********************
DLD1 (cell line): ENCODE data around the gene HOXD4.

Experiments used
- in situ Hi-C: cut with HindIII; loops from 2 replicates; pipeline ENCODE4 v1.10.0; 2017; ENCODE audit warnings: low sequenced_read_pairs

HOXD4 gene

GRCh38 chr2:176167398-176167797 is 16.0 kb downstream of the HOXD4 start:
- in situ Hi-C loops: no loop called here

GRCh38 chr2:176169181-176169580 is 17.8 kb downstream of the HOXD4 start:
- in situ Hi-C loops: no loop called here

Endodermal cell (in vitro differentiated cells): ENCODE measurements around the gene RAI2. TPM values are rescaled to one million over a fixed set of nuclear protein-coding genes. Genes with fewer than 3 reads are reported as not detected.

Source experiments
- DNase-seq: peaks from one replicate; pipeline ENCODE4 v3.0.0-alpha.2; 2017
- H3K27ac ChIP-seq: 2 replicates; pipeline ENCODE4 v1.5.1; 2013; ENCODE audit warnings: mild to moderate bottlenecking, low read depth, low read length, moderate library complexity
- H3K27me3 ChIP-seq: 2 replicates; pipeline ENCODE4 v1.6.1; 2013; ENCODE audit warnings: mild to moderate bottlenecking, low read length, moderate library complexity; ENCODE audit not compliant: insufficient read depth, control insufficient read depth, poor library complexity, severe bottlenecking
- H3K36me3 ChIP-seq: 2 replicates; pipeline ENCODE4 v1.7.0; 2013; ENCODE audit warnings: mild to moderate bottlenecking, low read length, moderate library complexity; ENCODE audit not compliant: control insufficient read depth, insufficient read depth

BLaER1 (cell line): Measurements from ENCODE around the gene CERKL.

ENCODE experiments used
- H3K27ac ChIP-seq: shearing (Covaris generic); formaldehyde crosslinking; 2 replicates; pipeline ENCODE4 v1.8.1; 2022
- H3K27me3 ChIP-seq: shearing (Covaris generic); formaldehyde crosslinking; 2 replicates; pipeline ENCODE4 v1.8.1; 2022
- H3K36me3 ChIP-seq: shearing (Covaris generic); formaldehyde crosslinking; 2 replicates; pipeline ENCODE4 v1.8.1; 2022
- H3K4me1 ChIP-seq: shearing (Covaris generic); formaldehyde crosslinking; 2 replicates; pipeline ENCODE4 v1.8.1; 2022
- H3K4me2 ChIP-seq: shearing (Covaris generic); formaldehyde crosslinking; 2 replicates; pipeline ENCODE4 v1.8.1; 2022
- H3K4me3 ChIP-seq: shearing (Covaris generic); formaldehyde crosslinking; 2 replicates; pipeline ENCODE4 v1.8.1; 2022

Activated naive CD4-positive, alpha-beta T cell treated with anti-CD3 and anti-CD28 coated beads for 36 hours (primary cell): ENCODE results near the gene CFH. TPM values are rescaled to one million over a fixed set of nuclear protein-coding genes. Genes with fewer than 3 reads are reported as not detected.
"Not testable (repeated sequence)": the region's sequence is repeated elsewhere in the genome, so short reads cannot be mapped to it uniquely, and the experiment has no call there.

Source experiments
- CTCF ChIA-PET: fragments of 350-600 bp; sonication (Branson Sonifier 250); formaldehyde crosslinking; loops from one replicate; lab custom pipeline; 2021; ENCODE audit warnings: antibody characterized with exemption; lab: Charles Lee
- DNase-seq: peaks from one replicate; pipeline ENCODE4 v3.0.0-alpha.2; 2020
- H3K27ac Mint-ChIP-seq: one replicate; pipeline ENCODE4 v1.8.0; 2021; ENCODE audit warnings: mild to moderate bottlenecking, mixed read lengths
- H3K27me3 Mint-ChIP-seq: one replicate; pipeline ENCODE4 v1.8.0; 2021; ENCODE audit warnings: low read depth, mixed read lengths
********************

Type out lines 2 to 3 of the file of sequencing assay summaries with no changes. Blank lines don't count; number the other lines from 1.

Experiments used
- in situ Hi-C: cut with HindIII; loops from 2 replicates; pipeline ENCODE4 v1.10.0; 2017; ENCODE audit warnings: low sequenced_read_pairs